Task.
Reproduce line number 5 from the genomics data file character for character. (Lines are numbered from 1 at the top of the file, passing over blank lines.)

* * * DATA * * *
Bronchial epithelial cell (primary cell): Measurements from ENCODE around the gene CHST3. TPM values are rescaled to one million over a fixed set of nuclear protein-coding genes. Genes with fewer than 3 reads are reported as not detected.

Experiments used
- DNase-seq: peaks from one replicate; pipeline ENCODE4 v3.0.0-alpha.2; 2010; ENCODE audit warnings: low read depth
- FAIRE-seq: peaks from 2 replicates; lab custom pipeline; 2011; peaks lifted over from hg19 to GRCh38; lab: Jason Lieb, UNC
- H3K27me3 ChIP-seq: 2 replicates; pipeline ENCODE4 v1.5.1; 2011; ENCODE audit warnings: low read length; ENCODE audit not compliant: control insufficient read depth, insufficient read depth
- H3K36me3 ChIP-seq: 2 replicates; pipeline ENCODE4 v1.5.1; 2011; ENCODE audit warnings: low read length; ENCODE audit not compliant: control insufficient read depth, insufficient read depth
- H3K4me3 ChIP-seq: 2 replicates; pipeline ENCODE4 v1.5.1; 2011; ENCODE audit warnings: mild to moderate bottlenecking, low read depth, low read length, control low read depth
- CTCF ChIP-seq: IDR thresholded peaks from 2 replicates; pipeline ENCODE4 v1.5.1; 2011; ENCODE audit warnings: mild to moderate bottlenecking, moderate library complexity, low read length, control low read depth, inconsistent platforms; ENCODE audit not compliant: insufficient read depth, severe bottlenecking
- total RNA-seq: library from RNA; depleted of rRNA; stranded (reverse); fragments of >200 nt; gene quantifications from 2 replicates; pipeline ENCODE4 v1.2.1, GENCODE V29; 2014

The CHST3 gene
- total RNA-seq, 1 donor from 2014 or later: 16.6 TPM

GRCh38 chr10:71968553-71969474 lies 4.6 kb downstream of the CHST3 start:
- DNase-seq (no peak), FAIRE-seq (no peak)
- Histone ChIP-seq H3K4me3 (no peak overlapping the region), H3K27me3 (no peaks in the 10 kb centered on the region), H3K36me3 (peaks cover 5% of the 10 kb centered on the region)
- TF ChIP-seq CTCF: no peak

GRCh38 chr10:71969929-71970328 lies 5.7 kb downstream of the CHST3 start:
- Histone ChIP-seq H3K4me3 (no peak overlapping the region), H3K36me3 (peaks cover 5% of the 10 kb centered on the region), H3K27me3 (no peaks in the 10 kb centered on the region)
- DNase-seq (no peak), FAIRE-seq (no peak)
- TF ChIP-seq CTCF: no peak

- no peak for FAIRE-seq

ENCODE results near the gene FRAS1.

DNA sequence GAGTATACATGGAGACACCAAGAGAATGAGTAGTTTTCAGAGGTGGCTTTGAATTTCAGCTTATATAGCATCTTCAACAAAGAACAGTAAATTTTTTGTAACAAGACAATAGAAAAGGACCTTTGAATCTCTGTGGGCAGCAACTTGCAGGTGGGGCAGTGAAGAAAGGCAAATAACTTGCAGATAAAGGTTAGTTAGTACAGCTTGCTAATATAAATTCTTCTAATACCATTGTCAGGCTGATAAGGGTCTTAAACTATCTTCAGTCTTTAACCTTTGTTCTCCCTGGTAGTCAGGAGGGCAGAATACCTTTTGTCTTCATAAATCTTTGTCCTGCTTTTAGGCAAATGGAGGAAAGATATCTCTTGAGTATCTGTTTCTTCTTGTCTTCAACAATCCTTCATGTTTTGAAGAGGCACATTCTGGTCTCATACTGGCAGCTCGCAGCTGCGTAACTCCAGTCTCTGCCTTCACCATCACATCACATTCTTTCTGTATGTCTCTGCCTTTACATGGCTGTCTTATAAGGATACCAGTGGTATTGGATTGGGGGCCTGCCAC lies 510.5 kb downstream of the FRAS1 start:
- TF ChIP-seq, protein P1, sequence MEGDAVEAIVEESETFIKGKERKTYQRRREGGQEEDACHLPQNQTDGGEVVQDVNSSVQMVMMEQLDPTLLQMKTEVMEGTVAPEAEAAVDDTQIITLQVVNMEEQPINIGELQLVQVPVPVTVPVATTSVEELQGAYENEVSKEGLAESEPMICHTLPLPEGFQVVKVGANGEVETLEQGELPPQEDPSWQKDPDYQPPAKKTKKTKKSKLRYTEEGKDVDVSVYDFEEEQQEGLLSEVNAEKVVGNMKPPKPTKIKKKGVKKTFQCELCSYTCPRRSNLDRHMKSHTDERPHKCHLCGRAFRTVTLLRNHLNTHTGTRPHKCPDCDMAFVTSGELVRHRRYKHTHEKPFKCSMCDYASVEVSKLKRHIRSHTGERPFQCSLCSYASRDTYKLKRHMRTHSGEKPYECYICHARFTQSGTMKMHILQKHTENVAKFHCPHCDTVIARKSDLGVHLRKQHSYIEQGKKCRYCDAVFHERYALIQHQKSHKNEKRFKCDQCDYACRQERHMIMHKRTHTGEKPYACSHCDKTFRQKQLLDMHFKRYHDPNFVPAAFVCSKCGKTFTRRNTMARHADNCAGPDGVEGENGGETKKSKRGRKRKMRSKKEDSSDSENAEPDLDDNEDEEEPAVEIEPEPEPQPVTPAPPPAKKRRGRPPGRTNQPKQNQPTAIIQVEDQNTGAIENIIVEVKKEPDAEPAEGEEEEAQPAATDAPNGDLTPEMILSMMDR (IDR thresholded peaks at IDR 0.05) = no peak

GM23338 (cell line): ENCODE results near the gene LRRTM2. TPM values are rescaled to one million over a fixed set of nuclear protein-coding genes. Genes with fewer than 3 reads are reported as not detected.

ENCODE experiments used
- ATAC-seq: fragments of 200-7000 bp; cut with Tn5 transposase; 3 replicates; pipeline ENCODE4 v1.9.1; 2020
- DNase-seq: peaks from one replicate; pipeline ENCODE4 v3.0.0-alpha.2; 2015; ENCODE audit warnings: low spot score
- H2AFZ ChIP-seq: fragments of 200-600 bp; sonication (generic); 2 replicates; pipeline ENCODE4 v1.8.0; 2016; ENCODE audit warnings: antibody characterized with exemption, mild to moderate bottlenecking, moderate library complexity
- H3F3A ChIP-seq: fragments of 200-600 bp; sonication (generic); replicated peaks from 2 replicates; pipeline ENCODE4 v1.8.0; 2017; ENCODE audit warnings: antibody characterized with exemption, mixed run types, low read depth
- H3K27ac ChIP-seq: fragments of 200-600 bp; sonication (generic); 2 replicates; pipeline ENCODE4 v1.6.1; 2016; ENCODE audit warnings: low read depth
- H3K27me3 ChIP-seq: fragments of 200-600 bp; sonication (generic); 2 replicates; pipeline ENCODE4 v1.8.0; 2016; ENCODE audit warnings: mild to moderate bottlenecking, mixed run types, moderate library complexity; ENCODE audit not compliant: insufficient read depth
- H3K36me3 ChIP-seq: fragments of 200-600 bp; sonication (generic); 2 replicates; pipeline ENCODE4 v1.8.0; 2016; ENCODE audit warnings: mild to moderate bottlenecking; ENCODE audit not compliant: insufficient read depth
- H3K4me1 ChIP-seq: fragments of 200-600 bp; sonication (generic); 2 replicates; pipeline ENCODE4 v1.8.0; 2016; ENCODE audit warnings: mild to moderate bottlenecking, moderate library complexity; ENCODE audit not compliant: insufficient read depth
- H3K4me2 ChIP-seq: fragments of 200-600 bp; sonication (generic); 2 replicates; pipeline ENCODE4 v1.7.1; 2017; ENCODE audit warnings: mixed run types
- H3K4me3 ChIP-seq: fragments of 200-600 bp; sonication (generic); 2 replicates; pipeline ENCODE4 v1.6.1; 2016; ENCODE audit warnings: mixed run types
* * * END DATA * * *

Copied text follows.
- H3K27me3 ChIP-seq: 2 replicates; pipeline ENCODE4 v1.5.1; 2011; ENCODE audit warnings: low read length; ENCODE audit not compliant: control insufficient read depth, insufficient read depth